New Zealand invests in key scientific research to boost economy, address climate change

New Zealand announced on August 31 the funding of a series of new scientific research projects to help tackle the big issues that Kiwis care about.

These big issues include boosting economic performance, climate change, transport infrastructure and wellbeing.

In total, 69 new scientific research projects were awarded more than 244 million New Zealand dollars (174 million U.S. dollars), through New Zealand’s largest contestable research fund, Research, Science and Innovation Minister Megan Woods said while announcing the recipients of this year’s Endeavour Fund.

This year the government has invested over 13 million New Zealand dollars to help New Zealand transition to a low-carbon future, Woods said.

Projects such as the University of Auckland’s “Wirelessly Powered Transport Infrastructure for a Low-carbon Future” will not only develop the necessary technology to wirelessly power vehicles, it will also create economic opportunities for New Zealand businesses to commercialize the technology, as the country recovers from COVID-19, the minister said.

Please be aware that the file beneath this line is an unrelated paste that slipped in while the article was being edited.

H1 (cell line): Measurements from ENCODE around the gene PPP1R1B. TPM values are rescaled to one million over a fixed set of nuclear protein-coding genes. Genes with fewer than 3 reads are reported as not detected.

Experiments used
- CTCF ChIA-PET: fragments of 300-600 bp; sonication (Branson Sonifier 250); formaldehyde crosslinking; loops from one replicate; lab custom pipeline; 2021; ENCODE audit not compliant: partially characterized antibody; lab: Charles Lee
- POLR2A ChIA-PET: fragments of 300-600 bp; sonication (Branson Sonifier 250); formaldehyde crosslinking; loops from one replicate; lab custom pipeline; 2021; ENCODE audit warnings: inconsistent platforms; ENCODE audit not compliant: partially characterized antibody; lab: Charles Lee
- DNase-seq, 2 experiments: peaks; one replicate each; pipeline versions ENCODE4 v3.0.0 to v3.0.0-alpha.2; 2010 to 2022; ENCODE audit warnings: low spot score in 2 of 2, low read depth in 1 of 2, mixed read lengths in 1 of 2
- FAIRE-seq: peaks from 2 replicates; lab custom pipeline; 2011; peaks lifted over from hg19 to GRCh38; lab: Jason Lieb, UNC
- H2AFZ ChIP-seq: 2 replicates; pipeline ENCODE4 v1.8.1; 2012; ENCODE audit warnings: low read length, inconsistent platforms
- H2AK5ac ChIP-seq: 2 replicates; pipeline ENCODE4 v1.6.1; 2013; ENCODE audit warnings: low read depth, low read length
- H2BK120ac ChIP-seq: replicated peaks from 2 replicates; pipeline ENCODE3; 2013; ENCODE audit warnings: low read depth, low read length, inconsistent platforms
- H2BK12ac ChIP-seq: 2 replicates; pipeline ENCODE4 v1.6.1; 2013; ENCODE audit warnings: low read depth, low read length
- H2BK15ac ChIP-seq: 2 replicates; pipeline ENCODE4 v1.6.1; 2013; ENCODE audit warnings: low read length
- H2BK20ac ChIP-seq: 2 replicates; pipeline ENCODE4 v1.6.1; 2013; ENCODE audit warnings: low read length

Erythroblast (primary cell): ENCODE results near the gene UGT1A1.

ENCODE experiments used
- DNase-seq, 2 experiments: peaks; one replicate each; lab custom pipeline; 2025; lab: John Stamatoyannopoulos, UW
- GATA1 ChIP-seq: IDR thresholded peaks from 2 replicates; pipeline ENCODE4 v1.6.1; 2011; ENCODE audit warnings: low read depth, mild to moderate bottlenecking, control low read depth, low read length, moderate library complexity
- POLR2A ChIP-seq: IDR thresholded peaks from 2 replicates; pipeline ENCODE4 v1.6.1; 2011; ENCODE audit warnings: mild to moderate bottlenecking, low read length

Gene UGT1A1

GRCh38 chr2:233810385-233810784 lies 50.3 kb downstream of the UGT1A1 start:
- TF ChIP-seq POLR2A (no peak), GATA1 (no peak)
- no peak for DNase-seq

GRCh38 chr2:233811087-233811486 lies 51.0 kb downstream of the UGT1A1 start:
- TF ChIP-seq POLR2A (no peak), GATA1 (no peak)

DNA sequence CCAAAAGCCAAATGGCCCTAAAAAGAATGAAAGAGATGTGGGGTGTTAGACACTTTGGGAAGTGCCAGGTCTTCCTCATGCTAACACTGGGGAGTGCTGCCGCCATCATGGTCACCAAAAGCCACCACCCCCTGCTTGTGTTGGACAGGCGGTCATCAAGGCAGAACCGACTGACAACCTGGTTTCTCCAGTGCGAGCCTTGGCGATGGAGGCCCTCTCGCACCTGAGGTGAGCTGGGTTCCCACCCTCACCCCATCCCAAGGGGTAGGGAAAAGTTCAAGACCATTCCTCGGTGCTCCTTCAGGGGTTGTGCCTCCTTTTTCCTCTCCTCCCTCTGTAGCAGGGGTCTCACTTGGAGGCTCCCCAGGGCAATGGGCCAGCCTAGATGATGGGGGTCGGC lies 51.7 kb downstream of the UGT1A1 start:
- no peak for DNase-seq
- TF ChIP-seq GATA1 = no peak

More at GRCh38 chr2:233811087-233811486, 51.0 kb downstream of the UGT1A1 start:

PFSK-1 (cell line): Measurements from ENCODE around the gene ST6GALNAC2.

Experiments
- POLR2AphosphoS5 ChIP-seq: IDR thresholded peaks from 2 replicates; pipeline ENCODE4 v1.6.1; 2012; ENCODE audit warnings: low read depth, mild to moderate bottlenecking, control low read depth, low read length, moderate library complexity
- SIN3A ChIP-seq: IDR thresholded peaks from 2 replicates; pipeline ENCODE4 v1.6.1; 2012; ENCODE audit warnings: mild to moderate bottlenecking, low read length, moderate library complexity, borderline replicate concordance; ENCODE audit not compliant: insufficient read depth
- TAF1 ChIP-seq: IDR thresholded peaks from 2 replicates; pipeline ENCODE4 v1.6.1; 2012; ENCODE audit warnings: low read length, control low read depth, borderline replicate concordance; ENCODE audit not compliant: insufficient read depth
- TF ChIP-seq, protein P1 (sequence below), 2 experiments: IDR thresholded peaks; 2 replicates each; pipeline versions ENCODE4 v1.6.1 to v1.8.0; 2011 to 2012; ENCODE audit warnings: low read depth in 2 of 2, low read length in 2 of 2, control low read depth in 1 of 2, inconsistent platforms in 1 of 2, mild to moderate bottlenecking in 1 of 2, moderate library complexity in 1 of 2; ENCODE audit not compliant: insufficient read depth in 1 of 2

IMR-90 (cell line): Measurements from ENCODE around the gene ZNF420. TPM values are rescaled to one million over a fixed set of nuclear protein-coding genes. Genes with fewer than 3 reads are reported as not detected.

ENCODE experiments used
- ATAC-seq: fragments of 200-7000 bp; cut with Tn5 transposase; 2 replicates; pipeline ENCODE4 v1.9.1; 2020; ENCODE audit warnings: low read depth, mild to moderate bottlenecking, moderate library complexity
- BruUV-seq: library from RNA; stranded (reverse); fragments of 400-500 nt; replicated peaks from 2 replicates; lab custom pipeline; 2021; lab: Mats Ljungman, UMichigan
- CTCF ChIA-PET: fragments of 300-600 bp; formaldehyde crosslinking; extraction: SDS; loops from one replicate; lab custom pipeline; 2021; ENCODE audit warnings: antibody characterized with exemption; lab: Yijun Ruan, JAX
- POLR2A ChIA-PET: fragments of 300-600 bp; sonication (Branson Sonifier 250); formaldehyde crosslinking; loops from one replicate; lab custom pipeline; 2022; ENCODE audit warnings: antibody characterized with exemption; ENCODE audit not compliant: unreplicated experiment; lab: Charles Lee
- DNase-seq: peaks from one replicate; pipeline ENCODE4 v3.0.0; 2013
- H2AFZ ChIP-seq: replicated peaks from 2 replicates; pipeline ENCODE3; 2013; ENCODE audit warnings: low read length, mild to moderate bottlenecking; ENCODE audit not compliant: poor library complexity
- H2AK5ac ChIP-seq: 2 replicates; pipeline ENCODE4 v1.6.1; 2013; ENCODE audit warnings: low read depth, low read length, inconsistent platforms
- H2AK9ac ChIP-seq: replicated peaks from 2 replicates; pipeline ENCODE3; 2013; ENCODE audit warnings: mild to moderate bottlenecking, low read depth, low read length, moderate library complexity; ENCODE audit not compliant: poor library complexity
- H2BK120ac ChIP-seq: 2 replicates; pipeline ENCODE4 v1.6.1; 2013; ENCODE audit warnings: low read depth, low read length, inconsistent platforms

One of the key projects that receive 10 million New Zealand dollars of funding is “enabling unmanned aerial vehicles (drones or UAVs) to use tools in complex dynamic environments,” which will be conducted by a University of Canterbury team within five years.

Computer science professor Richard Green who specializes in artificial intelligence, and mechanical engineering professor Zhao Dan, an expert in aerospace engineering, are collaborating on the project which could radically change the way drones are used in various industries.

The team will build a platform for UAVs to use precision tools in changing dynamic environments, such as outdoors, around hazardous infrastructure like power pylons, or in construction or forestry, without ladders or scaffolding, according to Prof. Green.

By Christine Li